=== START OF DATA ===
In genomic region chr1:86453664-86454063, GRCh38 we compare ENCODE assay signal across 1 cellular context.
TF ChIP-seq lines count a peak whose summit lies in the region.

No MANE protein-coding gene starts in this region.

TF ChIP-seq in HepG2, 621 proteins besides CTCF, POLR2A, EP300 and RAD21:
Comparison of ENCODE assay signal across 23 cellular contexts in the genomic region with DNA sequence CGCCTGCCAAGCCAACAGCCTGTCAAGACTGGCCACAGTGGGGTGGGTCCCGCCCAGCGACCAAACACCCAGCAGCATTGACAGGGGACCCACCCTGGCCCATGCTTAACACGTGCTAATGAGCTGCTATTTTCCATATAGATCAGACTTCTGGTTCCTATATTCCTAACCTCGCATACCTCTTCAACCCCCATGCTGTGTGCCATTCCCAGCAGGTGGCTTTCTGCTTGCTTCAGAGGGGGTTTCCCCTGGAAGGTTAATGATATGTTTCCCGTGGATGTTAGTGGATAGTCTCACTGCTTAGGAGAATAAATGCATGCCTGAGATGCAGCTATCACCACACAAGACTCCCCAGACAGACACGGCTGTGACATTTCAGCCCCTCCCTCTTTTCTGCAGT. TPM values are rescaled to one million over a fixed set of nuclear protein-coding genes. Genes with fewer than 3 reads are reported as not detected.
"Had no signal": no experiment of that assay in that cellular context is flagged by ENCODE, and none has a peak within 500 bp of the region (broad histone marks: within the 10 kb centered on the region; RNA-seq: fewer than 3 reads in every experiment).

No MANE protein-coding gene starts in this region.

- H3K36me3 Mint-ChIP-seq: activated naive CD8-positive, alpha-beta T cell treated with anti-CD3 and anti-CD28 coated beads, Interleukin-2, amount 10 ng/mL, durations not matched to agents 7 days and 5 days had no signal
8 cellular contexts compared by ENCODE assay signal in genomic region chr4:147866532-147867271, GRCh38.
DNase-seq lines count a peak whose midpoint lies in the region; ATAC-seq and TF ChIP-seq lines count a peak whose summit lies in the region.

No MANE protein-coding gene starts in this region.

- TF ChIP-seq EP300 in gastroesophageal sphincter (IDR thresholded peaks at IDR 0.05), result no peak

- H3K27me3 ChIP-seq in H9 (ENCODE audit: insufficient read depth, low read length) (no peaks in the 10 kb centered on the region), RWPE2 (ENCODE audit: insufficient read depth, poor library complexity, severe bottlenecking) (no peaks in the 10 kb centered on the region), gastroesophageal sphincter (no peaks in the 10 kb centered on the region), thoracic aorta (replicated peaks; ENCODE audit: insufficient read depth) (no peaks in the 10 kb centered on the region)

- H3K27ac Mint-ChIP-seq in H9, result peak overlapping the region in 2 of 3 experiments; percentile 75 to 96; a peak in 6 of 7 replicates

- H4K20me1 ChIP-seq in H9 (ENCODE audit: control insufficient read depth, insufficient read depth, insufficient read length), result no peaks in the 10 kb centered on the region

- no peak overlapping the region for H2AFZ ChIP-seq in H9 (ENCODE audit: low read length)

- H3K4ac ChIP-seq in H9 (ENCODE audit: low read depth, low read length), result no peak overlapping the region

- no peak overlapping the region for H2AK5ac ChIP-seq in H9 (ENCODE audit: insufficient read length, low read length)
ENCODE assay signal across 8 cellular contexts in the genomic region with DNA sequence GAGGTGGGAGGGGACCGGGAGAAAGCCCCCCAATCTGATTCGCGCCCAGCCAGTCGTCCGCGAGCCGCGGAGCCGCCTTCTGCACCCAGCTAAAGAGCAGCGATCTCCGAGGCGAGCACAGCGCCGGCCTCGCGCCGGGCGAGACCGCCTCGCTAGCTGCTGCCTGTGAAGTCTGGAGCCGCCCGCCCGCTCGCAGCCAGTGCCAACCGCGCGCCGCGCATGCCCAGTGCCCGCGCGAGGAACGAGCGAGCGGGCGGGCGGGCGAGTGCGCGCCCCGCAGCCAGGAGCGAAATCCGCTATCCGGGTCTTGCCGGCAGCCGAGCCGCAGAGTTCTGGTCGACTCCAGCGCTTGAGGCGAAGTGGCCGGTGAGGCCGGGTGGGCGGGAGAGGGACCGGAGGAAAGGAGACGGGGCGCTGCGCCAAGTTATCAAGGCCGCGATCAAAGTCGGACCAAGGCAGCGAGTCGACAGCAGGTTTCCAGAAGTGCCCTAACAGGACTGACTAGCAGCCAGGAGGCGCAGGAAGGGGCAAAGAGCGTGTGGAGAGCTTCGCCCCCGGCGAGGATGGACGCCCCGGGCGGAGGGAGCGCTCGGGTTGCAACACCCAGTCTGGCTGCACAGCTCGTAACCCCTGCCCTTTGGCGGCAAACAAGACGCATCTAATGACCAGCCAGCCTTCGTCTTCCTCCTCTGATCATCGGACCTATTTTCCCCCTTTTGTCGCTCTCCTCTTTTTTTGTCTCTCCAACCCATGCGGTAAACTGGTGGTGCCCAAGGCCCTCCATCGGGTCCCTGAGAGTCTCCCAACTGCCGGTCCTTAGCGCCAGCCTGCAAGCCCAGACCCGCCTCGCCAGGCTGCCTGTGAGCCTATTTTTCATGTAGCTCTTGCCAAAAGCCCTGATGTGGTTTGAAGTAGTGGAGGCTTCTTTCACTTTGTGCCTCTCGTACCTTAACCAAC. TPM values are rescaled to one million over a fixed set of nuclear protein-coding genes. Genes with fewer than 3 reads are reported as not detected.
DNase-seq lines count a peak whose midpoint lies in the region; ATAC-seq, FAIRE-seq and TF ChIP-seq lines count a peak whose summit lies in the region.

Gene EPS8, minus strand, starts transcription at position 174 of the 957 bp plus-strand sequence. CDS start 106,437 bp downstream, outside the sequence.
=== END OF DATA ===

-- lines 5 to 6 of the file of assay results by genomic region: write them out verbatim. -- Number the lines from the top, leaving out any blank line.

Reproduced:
Comparison of ENCODE assay signal across 23 cellular contexts in the genomic region with DNA sequence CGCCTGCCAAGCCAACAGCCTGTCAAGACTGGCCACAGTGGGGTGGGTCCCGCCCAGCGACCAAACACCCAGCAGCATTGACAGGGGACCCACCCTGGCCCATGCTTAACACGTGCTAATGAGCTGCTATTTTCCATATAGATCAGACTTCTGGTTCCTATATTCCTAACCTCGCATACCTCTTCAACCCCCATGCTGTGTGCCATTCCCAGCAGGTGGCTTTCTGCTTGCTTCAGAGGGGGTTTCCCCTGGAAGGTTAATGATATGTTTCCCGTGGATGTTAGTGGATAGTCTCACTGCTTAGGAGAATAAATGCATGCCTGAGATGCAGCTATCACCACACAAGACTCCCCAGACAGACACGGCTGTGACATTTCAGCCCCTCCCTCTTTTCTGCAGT. TPM values are rescaled to one million over a fixed set of nuclear protein-coding genes. Genes with fewer than 3 reads are reported as not detected.
"Had no signal": no experiment of that assay in that cellular context is flagged by ENCODE, and none has a peak within 500 bp of the region (broad histone marks: within the 10 kb centered on the region; RNA-seq: fewer than 3 reads in every experiment).